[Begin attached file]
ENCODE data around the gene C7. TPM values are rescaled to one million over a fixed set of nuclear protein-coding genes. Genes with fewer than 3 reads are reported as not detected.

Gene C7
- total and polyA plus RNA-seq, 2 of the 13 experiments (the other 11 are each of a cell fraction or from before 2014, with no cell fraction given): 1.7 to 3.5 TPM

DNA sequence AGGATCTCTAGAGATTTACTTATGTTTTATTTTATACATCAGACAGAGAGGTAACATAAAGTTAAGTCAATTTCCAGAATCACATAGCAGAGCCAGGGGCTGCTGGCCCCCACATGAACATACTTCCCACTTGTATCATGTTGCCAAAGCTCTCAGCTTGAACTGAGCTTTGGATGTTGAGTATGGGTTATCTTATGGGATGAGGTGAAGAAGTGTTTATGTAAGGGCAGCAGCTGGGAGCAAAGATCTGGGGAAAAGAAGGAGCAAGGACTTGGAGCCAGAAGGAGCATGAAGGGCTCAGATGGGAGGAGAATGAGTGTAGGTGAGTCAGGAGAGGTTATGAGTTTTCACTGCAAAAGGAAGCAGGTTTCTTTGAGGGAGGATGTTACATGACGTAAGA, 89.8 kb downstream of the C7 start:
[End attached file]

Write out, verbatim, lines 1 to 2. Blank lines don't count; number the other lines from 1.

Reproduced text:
ENCODE data around the gene C7. TPM values are rescaled to one million over a fixed set of nuclear protein-coding genes. Genes with fewer than 3 reads are reported as not detected.

Gene C7